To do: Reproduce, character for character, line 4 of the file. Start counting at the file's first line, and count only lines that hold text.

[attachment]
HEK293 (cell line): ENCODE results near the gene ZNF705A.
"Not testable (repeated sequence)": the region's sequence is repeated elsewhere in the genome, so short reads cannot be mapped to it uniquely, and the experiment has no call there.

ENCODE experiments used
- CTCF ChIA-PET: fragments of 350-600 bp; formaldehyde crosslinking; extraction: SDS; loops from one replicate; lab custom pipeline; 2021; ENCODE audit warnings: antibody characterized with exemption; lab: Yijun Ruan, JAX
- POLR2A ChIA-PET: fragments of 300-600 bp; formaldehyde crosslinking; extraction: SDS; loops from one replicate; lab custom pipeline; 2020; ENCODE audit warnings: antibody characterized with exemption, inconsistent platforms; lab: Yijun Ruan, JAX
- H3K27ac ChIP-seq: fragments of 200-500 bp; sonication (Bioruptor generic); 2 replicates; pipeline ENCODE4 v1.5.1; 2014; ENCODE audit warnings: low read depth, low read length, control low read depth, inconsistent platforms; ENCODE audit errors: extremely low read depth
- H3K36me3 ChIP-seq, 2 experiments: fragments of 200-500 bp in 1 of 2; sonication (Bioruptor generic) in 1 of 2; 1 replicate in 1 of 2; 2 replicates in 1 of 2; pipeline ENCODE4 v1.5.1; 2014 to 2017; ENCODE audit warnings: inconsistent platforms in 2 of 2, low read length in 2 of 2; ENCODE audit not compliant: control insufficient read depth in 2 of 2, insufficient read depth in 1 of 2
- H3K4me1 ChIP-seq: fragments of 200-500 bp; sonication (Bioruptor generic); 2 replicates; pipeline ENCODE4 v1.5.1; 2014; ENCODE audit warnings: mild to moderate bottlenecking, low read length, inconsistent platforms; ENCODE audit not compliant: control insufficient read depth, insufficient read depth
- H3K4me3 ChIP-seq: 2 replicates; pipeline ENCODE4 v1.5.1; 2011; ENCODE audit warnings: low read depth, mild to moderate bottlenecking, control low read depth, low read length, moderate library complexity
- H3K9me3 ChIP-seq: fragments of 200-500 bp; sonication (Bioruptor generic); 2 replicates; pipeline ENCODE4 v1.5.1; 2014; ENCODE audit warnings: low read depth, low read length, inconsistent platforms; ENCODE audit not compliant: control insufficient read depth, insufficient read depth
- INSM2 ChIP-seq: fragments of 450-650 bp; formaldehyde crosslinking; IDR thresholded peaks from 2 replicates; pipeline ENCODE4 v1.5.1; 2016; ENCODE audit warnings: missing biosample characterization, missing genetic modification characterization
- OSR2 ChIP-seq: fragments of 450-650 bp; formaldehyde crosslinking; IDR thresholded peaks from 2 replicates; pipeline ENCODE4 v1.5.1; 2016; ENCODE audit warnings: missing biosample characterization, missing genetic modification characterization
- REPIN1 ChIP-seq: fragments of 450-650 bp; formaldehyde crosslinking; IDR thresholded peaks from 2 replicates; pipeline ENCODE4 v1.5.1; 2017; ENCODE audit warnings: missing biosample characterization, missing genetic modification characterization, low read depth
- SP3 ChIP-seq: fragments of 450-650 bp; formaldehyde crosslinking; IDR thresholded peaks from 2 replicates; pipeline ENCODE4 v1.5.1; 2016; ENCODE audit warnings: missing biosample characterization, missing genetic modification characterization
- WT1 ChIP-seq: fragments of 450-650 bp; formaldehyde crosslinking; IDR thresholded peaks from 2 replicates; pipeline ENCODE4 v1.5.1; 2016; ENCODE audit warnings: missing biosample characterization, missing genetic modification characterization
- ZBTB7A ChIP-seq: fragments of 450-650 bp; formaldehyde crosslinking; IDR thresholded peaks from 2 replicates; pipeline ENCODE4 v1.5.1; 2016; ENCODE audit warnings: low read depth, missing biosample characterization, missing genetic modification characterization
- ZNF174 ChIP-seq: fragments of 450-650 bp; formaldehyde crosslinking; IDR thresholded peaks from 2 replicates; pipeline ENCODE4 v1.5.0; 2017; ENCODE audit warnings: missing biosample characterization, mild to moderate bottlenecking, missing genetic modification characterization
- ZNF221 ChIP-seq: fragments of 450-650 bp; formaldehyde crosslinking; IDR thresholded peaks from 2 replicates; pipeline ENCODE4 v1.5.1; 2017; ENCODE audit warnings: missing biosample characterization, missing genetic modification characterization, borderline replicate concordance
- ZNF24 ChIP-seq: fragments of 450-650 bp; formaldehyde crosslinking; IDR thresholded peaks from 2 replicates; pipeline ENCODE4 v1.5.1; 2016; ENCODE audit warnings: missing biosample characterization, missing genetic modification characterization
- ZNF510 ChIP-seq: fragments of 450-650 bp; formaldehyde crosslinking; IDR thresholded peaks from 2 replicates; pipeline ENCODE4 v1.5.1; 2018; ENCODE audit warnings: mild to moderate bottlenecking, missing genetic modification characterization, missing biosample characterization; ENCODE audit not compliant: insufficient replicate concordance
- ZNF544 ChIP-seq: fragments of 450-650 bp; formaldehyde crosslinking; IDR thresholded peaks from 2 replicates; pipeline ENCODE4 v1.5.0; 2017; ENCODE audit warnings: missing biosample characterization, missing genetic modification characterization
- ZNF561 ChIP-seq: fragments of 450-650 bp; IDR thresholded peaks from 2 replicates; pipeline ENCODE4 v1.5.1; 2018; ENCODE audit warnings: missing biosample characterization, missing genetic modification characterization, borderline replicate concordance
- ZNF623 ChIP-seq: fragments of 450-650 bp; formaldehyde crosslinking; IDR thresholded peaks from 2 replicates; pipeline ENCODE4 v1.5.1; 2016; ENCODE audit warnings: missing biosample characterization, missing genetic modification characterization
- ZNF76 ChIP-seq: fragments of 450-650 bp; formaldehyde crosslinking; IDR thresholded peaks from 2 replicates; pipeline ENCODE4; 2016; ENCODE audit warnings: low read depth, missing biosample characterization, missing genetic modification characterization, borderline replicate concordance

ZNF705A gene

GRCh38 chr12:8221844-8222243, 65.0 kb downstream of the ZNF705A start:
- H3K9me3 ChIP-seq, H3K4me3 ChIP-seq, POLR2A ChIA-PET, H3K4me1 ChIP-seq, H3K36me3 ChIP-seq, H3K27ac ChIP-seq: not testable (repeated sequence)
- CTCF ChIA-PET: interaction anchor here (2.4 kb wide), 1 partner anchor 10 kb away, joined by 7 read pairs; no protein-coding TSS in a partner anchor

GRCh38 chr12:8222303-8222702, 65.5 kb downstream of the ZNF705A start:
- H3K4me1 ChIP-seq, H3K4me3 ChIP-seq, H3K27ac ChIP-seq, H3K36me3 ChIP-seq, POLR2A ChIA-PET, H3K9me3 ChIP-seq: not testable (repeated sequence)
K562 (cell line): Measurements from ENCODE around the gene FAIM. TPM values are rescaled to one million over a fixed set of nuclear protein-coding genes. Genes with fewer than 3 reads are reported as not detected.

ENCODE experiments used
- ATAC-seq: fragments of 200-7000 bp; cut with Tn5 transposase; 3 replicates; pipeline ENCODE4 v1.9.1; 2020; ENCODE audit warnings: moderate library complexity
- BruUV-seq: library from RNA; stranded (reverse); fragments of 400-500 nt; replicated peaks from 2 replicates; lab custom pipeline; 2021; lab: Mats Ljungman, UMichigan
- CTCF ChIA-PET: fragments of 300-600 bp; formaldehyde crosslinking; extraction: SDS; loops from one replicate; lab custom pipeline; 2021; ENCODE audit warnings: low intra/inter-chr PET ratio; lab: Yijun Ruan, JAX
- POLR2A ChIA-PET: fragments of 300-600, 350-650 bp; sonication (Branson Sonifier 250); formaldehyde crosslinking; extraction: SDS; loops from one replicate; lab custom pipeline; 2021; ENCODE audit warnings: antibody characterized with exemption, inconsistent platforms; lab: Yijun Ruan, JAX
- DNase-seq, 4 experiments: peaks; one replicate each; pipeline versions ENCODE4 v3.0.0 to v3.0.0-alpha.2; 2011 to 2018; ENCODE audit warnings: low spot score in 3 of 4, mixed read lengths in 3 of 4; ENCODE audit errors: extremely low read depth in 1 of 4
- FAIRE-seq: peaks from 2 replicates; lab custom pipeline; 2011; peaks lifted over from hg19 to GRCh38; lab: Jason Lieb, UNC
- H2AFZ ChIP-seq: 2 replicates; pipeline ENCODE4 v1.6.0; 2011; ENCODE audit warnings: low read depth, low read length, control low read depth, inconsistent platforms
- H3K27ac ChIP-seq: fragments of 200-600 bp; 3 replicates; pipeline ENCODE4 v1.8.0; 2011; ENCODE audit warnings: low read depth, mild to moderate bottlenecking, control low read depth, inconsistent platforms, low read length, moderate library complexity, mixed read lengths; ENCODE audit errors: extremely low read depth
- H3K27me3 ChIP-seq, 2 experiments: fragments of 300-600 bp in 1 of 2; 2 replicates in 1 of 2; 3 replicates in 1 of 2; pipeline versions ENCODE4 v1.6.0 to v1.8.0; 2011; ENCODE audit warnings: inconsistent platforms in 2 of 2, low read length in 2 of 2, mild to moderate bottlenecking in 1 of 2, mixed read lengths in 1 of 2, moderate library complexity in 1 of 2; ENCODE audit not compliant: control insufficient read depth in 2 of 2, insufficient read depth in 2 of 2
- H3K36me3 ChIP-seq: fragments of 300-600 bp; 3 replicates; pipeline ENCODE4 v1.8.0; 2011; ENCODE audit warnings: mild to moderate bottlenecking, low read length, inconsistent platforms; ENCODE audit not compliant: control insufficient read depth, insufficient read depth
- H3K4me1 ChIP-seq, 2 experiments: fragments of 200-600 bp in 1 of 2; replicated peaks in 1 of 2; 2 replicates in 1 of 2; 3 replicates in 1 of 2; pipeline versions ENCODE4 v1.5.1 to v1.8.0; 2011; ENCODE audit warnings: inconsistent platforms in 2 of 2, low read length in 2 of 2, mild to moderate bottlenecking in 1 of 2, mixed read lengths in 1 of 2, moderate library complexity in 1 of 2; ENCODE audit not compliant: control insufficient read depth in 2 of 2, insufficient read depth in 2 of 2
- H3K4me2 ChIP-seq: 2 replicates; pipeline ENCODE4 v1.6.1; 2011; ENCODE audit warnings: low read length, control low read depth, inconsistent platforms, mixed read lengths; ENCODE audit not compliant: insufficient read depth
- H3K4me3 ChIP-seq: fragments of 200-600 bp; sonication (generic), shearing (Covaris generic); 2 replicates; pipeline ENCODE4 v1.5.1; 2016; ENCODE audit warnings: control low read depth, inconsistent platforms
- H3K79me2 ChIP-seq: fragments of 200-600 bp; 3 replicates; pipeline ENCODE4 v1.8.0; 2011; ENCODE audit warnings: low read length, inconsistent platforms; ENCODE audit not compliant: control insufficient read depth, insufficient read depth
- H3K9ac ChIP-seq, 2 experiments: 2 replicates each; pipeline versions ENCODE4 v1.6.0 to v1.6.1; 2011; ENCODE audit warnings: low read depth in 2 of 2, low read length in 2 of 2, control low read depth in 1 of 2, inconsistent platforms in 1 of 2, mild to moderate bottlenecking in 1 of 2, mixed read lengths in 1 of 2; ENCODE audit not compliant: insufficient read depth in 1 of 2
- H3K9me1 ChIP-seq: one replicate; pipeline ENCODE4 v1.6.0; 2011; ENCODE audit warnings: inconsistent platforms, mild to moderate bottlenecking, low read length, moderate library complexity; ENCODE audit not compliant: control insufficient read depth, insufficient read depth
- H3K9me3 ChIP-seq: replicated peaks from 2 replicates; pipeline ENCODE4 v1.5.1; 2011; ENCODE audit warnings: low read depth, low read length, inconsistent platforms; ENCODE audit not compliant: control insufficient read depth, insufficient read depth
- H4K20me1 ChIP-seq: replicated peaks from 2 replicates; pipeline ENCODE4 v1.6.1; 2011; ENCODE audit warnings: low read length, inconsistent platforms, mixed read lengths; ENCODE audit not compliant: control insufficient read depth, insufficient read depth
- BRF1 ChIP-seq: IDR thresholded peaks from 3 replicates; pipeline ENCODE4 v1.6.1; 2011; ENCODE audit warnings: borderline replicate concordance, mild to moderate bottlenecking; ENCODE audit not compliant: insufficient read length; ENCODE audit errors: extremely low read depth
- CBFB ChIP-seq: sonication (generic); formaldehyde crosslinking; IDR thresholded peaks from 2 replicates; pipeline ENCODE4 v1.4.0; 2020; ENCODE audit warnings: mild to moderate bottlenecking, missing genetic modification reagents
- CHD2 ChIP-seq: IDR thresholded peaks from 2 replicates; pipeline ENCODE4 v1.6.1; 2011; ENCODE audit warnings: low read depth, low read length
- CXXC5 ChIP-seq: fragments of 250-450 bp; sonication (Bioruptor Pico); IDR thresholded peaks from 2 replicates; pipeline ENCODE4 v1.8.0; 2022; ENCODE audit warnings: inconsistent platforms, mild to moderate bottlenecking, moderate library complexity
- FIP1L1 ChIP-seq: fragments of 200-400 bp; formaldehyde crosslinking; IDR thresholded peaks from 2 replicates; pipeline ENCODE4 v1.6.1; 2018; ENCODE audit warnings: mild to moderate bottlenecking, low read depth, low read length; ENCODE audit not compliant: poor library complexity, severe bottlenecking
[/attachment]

- CTCF ChIA-PET: fragments of 350-600 bp; formaldehyde crosslinking; extraction: SDS; loops from one replicate; lab custom pipeline; 2021; ENCODE audit warnings: antibody characterized with exemption; lab: Yijun Ruan, JAX